Repeal of property tax passed: Napolitano signaled she might veto the bill

The Herald
Wednesday, April 9, 2008
Howard Fischer

PHOENIX — Arizona lawmakers voted Tuesday to prevent the return of a suspended property tax.

The 16-14 Senate vote to repeal the levy came over the objections of two Republicans who chided colleagues for renouncing future revenues even before they know how they will finance the state’s needs.

“Call me silly, call me crazy,” said Sen. Carolyn Allen, R-Scottsdale. “But it doesn’t seem very prudent to me without the long big picture of knowing what this budget and what we’re going to be asked to do, to dump another $250 million on top of it with no plan.’’

Allowing the levy to take effect again in 2009 would produce an estimated $250 million annually for the state and raise the property tax on a $250,000 home by about $100 a year.

Sen. Tom O’Halleran, R-Sedona, said the business groups pushing hard for repeal are the same ones lobbying to improve education, pave more roads and keep the state from shifting health care costs onto the private sector.

“I guess they want a tax cut and they want money to deal with these programs,’’ he said.

But the other 15 Republicans, joined by Democrat Ken Cheuvront of Phoenix, provided the margin to send HB 2220, which already has been approved by the House, to the governor.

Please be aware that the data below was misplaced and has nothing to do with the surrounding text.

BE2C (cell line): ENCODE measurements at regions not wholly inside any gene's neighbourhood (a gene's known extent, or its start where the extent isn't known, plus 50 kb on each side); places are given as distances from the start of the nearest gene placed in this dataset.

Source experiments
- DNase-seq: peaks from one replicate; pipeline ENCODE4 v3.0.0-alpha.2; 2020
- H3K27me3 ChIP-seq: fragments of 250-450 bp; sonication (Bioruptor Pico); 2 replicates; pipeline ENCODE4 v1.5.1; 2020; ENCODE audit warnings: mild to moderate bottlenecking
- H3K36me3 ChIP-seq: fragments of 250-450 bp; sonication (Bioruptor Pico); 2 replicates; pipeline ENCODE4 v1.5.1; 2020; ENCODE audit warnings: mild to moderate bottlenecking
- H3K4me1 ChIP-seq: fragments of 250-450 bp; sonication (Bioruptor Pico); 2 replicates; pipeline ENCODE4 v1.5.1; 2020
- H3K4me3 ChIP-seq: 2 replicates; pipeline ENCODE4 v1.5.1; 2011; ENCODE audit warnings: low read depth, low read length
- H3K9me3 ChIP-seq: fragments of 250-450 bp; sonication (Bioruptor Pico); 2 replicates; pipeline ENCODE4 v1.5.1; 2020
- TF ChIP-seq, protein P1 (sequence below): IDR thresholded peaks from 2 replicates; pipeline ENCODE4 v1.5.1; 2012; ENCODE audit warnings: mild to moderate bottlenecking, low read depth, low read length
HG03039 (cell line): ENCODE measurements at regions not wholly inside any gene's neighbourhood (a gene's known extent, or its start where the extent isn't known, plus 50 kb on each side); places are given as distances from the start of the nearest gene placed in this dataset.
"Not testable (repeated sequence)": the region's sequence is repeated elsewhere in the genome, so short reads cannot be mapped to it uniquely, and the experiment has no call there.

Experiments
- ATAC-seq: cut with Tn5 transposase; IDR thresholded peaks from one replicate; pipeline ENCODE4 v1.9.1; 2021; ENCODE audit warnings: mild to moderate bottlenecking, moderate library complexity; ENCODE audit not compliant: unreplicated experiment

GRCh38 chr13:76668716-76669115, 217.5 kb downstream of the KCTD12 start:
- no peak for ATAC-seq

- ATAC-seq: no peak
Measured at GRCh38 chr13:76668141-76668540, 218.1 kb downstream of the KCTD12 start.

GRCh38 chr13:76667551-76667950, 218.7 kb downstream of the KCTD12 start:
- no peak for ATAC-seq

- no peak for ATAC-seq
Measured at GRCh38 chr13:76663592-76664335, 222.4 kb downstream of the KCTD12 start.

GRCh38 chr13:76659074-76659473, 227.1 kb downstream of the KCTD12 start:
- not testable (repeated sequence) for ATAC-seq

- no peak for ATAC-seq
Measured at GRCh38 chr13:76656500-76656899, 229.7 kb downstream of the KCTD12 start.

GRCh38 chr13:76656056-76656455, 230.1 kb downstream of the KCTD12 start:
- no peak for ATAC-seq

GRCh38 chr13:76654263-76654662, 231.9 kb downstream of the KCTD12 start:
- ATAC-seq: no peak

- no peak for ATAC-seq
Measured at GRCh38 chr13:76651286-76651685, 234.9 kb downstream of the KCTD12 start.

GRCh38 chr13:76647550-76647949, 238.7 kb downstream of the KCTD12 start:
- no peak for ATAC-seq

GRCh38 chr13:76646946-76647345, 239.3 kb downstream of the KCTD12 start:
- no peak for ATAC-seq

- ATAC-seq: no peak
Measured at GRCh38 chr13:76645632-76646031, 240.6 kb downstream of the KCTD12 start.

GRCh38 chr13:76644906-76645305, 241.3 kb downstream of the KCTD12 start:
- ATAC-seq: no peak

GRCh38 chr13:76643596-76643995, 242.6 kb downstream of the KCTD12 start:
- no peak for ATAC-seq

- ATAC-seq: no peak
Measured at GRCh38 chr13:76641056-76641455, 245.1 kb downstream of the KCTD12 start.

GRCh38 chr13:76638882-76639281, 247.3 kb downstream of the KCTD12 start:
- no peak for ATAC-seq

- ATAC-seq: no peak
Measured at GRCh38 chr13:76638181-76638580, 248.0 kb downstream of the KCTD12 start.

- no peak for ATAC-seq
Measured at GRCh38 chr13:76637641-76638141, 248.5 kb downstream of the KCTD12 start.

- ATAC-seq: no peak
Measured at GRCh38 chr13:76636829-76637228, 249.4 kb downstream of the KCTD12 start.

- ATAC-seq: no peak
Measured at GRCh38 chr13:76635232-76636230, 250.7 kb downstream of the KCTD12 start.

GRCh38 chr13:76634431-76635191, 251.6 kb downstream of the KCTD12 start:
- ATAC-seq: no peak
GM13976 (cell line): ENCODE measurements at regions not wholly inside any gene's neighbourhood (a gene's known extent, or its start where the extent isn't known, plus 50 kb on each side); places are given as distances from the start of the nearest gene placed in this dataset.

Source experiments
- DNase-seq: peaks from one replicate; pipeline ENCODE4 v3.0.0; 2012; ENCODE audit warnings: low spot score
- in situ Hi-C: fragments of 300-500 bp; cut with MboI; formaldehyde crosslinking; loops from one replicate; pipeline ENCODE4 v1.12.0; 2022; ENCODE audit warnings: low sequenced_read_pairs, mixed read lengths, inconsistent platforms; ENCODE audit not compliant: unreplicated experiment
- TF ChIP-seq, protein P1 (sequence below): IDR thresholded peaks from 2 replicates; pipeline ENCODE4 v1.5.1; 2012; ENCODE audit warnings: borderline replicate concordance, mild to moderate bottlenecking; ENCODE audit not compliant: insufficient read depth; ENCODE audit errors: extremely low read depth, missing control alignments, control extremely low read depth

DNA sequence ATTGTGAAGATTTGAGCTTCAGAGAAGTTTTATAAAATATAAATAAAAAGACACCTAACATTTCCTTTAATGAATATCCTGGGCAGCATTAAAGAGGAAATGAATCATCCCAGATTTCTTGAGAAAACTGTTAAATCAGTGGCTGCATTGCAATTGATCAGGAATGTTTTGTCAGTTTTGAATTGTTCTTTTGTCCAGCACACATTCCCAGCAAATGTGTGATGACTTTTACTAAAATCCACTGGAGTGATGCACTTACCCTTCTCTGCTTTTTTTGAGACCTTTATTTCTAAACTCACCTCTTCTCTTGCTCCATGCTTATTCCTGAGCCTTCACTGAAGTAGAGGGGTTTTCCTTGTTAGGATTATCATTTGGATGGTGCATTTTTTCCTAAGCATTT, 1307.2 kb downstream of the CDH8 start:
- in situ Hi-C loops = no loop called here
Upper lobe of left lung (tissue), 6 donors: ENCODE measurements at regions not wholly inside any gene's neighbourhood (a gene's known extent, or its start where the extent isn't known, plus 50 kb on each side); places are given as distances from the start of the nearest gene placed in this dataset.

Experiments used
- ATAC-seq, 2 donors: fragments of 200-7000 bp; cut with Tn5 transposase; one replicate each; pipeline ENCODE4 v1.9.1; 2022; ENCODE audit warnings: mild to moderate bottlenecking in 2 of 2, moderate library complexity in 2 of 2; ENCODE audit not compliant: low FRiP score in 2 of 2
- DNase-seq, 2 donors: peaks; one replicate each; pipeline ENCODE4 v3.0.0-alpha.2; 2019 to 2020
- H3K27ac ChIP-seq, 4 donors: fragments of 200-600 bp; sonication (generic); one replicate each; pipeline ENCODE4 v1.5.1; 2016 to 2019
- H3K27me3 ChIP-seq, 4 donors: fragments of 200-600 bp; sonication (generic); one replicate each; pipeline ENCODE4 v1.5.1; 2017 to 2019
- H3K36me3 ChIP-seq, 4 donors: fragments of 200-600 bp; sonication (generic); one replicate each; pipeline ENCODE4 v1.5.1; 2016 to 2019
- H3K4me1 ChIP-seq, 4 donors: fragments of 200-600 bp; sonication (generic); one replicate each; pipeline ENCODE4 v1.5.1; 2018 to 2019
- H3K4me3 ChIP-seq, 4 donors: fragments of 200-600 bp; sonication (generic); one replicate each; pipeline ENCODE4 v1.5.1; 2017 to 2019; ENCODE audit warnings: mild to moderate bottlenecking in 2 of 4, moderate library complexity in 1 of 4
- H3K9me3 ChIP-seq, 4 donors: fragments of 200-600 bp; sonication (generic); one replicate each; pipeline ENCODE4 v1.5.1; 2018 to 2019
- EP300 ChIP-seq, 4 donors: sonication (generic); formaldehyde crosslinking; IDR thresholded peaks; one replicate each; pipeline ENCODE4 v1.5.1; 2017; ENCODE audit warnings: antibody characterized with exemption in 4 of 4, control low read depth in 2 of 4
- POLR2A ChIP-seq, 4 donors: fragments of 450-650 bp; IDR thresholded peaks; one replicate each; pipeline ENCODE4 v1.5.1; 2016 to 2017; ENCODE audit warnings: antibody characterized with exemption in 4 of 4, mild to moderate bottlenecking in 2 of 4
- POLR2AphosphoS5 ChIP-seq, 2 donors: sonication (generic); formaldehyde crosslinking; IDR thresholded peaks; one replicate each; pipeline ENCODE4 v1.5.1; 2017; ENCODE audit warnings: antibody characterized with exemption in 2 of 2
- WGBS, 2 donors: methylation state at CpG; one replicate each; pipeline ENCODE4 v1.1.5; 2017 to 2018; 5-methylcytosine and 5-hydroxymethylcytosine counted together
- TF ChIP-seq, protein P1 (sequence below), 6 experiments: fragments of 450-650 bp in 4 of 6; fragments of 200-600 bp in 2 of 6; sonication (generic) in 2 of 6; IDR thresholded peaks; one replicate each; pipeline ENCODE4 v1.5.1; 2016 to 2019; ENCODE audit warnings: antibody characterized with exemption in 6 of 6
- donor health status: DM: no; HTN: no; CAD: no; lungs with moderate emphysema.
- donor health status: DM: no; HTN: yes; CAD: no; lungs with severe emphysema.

Gov. Janet Napolitano has signaled she might veto the legislation, calling it “premature.’’ She noted the levy, suspended as part of a 2006 budget deal, does not return until late 2009, making it unnecessary to deal with it now.

Sen. Ron Gould, R-Lake Havasu City, said it makes just as much sense to kill the tax now as any time.

“I made a promise to the taxpayers of my district that I would cut property taxes,’’ he said. “Property taxes are egregious,’’ Gould continued. “Essentially what you’re saying is, you pay your tribute to the government or we’re going to take your property.’’

According to the business-backed Arizona Tax Research Association, savings from the repeal would be split roughly 50-50 between owner-occupied homes and all other types of property. The largest individual benefactors of the repeal would be businesses that own major properties, such as utilities, manufacturers and large retailers.

If the tax takes effect again, “it will be seen as a tax increase because they will not have been paying it for the three year of time,” said Sen. President Tim Bee, R-Tucson.

The bill is supported by numerous business groups but opposed by major schools groups who argue that repeal would sacrifice tax dollars needed for public schools and other priorities.

Napolitano has voiced reservations about the repeal, citing the state’s fiscal troubles and saying that lawmakers don’t have to — and shouldn’t — take up the issue yet.

It wasn’t immediately known how soon the bill reach Napolitano’s desk because as a matter of routine it first must return to the House for paperwork reasons.

The House approved the repeal on a 32-28 vote largely along party lines.

Bee said repealing the tax now would provide certainty about future tax burdens, a step that would help encourage business recruitment and retention efforts. “Providing this permanency of this tax (cut) will help provide that certainty,” he said.

The timing comes as the current $10.6 billion state budget currently is running about $1.2 billion in the red. And without action, next year’s proposed spending exceeds anticipated revenues by a figure approaching $2 billion.

The Associated Press contributed to this report.